This Is the Most Money Any Retiree Has Collected From Social Security So Far in 2024


The maximum benefit exists because there is a cap on the wages subject to Social Security tax.

Many seniors rely on Social Security to help them cover their routine costs once they stop working and paychecks are no longer coming in. It’s important to have some idea of what Social Security benefits will do for retirees, so you may be wondering just how much seniors have brought home so far this year from this government benefits program.

The good news is that the data is available, so it’s easy to determine exactly the maximum amount of money Social Security has paid out to any seniors so far in order to get an idea of where retirees stand.

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This is the absolute max amount Social Security has paid out to retirees so far in 2024

During the first half of 2024, the maximum amount that Social Security paid to any senior retiree was $29,238 from January to June.

This doesn’t sound like a ton of money, especially when you consider that the average annual salary in the U.S. is $59,228 in 2024. In fact, it may come as a big surprise that the absolute most Social Security could have paid out to the wealthiest seniors would still give them less to live on than what the average worker brings home.

It may also come as a surprise that it’s even possible to figure out the most Social Security has paid, since benefits are based on average salary and we don’t necessarily know the salaries of every person in the United States.

There is, however, a very good reason why we know the max that Social Security has paid out to any senior this year and why this maximum is lower than you might expect it to be. There’s a cap on the Social Security benefits that the government will pay, and it exists because there is also a cap on the wages that count when your benefits are calculated.

Here’s why there’s a maximum annual Social Security benefit

Social Security benefits are earned benefits. As you work, you pay taxes into the Social Security system and you earn work credits. Once you have earned enough work credits, you get retirement benefits. Those benefits are calculated using a formula that gives you benefits equal to a percentage of average wages over the 35 years you earned the most money.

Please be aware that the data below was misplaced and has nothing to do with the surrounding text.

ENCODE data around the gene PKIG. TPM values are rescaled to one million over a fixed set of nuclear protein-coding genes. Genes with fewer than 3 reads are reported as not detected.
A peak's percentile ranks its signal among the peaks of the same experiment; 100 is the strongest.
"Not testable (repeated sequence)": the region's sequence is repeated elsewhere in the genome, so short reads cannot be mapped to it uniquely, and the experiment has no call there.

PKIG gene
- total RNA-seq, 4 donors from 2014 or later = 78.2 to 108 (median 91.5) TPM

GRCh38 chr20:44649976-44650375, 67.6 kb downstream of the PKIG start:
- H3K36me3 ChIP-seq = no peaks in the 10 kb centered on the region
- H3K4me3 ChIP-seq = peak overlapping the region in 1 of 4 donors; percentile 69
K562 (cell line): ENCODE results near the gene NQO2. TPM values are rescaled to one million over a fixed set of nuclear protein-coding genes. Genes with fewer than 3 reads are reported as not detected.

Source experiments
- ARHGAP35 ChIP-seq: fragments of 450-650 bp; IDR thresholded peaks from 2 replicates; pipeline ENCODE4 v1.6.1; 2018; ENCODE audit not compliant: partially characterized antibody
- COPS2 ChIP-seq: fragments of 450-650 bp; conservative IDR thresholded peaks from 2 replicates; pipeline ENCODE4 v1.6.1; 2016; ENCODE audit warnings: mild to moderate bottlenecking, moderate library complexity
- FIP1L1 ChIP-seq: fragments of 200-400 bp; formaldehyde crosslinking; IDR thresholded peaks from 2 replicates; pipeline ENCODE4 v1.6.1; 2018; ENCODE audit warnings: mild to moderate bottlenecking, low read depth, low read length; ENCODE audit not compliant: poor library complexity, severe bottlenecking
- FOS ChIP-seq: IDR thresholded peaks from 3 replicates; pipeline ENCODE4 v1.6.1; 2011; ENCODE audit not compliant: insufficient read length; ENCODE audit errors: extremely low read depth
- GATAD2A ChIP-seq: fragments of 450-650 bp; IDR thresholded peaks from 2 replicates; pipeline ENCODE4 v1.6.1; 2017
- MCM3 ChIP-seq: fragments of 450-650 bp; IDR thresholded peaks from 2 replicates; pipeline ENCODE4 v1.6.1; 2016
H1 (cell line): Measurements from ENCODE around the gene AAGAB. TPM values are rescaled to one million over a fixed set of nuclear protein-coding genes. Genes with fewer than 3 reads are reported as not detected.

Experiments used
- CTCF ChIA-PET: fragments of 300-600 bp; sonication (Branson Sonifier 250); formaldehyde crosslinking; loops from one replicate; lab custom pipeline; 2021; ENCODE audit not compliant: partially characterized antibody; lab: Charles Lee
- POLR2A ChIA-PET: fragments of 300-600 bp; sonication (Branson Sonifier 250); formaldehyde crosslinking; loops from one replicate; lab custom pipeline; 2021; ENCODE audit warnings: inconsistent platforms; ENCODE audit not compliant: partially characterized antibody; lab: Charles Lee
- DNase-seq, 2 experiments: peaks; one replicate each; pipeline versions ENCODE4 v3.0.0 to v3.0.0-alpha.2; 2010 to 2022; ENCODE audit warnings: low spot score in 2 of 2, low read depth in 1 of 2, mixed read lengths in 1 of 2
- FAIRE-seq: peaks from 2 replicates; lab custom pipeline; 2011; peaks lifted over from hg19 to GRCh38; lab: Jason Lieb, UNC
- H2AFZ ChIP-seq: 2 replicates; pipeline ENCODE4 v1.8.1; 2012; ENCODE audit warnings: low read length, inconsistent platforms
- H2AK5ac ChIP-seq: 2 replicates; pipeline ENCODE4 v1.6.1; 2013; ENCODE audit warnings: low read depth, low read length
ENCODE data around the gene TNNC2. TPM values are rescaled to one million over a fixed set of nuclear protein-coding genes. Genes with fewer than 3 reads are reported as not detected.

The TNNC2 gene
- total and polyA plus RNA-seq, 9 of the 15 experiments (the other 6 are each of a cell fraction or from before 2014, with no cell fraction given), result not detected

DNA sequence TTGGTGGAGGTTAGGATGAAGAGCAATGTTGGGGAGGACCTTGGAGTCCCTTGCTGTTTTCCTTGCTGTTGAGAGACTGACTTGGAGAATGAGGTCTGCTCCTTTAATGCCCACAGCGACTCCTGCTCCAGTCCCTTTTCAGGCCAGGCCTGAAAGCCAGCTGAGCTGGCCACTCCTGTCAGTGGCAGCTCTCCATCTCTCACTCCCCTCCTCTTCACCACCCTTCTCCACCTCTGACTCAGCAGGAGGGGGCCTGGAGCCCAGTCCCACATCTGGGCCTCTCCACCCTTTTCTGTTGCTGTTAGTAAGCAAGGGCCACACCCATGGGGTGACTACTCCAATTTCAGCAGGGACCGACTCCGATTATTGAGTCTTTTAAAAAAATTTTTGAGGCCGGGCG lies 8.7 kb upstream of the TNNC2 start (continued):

Based on these rules alone, it might seem like there’s no actual ceiling on the benefits you could get, since some people make tens or even hundreds of thousands of dollars monthly. However, the government didn’t want to be paying out huge Social Security checks to millionaires and billionaires. As a result, they set a “wage base limit” or cap on the benefits subject to Social Security tax.

If you earn below the cap or up to it, all your wages are subject to Social Security tax and are counted in the calculation of your benefits, so you end up with about 40% of pre-retirement income. (This amount may be a little more or less, depending on when you claim benefits and just how much you earned, since the Social Security formula is progressive). If you earn above the cap, though, not all your wages count and you aren’t taxed on all of what you earn.

This means the maximum Social Security could possibly pay out is determined based on how much the wage base limit was during the relevant years. A person could earn the maximum possible benefit only if they earned at least the wage base limit during the entire 35 years included in their benefits formula, and if they waited until age 70 to claim their Social Security check.

Waiting is crucial because maxing out your wages earns you the highest standard benefit, but you then need to earn delayed retirement credits to increase that standard benefit. Those credits are available if you put off claiming Social Security beyond your full retirement age, until age 70.

In 2024, the wage base limit is $168,600, and the amount in past years was the inflation-adjusted equivalent of that. Seniors who earned that much for 35 or more years and who waited until 70 would get monthly checks of $4,873 this year. Over the first half of the year, Social Security would have provided them with $29,238 in benefits — the most any retiree could possibly have received so far in 2024.



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